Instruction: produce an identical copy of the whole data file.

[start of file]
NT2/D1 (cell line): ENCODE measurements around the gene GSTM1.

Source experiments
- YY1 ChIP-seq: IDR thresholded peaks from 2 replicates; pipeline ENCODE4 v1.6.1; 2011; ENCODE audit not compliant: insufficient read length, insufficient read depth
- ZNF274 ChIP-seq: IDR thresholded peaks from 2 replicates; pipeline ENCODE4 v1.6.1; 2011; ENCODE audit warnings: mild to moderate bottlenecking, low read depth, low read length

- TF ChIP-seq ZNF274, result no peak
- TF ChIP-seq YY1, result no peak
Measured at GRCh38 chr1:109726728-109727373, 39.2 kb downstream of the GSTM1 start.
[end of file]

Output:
NT2/D1 (cell line): ENCODE measurements around the gene GSTM1.

Source experiments
- YY1 ChIP-seq: IDR thresholded peaks from 2 replicates; pipeline ENCODE4 v1.6.1; 2011; ENCODE audit not compliant: insufficient read length, insufficient read depth
- ZNF274 ChIP-seq: IDR thresholded peaks from 2 replicates; pipeline ENCODE4 v1.6.1; 2011; ENCODE audit warnings: mild to moderate bottlenecking, low read depth, low read length

- TF ChIP-seq ZNF274, result no peak
- TF ChIP-seq YY1, result no peak
Measured at GRCh38 chr1:109726728-109727373, 39.2 kb downstream of the GSTM1 start.